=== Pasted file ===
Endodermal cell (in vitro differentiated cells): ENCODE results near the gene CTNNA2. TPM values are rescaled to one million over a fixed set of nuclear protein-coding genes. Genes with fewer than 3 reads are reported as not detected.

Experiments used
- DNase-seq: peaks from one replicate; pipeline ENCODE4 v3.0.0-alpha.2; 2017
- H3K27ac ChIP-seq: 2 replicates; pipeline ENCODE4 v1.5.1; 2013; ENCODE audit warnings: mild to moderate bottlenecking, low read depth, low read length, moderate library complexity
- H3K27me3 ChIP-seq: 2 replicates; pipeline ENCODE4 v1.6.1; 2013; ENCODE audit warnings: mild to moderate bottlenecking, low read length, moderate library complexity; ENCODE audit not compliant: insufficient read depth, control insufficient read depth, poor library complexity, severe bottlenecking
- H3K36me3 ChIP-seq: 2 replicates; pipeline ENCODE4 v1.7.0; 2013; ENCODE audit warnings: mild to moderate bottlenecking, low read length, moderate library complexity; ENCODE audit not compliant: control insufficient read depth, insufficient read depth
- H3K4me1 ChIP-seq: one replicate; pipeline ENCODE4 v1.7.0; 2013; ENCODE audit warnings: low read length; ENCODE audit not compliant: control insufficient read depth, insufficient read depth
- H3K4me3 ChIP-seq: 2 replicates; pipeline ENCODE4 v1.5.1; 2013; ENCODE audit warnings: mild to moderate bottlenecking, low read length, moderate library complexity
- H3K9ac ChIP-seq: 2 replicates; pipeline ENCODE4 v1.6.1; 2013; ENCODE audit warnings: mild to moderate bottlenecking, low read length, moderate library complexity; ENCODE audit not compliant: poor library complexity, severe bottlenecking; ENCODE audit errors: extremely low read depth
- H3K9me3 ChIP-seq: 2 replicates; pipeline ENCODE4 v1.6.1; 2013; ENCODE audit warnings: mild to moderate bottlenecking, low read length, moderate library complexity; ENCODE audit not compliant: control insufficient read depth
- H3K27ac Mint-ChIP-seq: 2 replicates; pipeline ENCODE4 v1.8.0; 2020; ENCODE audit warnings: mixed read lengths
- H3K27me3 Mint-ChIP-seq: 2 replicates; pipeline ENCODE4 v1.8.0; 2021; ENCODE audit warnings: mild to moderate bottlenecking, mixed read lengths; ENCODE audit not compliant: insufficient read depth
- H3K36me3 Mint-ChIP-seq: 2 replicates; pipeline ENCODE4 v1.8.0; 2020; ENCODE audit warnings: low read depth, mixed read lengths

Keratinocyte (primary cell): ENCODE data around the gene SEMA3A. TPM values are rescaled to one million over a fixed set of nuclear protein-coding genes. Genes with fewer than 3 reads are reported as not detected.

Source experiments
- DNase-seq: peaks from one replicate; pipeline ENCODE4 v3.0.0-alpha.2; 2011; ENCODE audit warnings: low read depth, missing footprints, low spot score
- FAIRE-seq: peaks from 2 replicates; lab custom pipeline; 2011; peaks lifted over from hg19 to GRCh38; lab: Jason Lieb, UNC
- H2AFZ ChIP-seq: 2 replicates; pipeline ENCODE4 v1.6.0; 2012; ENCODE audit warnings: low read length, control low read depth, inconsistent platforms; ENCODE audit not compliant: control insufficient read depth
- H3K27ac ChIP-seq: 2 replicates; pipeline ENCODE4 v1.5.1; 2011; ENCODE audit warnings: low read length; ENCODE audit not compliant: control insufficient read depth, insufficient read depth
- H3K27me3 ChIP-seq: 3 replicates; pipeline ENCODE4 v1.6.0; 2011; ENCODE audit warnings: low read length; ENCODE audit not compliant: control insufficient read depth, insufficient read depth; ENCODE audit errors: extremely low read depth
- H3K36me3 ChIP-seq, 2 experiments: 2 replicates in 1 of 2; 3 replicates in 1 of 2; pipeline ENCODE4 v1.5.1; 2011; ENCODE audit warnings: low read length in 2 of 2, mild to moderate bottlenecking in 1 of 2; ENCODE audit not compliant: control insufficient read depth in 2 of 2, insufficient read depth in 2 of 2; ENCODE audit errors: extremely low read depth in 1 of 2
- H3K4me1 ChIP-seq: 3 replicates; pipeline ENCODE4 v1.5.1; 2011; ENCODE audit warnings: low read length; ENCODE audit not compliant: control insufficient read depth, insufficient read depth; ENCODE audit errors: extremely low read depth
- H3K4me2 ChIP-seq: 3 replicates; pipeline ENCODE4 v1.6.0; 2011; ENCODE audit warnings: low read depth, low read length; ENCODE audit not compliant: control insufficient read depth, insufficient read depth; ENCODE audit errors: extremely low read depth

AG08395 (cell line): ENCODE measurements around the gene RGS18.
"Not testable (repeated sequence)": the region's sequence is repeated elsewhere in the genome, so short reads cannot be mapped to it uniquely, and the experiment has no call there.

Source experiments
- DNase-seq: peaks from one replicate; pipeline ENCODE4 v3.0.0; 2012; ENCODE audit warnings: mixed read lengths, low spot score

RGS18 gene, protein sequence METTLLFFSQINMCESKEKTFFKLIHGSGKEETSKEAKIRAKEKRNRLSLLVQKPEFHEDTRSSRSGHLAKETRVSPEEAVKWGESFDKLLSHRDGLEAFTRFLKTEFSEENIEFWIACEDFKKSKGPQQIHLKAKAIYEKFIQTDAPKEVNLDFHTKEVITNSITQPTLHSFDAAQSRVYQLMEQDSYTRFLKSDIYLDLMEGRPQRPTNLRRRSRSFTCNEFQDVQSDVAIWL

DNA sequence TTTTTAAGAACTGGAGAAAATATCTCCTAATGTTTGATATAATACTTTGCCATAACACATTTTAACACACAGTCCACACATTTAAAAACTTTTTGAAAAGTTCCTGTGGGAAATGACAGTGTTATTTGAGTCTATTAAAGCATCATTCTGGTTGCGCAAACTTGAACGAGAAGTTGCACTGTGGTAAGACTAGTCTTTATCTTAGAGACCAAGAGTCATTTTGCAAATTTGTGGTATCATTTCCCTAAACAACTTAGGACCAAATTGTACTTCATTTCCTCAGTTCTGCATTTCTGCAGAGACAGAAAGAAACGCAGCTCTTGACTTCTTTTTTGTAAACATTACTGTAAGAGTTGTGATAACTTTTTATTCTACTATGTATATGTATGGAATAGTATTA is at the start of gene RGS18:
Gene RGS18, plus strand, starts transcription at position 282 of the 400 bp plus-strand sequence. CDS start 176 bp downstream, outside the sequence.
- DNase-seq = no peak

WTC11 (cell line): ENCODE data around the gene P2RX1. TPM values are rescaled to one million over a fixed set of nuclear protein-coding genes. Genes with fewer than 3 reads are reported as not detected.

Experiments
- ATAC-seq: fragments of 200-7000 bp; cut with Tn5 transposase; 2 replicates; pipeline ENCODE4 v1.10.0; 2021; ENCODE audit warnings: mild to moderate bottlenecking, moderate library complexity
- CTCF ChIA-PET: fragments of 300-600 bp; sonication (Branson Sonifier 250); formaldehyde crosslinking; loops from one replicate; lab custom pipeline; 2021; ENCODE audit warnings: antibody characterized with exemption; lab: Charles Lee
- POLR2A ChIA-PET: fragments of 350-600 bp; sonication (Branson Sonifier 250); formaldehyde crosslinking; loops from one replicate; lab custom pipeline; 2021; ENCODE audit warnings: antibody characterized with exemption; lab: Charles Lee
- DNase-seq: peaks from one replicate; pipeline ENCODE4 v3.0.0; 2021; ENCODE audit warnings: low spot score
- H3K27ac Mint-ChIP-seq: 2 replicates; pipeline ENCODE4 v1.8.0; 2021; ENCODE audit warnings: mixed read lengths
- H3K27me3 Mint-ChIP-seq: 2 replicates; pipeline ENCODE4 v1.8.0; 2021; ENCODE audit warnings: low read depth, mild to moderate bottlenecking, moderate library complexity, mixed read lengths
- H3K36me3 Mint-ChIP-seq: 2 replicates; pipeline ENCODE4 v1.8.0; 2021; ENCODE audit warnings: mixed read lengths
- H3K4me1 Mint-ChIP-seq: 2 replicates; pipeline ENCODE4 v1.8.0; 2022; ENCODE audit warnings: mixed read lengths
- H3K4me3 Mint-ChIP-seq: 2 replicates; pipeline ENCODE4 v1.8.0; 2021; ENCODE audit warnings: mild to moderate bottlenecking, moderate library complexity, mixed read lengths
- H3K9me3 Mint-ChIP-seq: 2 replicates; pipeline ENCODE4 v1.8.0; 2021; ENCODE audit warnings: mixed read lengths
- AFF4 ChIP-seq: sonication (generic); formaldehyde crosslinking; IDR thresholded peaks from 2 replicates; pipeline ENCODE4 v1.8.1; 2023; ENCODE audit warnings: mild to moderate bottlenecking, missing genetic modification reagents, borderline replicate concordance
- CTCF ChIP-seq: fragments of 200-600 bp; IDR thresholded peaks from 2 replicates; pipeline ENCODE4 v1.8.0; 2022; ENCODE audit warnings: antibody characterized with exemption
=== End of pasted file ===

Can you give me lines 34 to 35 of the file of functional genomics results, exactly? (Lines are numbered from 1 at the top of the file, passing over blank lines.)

- ATAC-seq: fragments of 200-7000 bp; cut with Tn5 transposase; 2 replicates; pipeline ENCODE4 v1.10.0; 2021; ENCODE audit warnings: mild to moderate bottlenecking, moderate library complexity
- CTCF ChIA-PET: fragments of 300-600 bp; sonication (Branson Sonifier 250); formaldehyde crosslinking; loops from one replicate; lab custom pipeline; 2021; ENCODE audit warnings: antibody characterized with exemption; lab: Charles Lee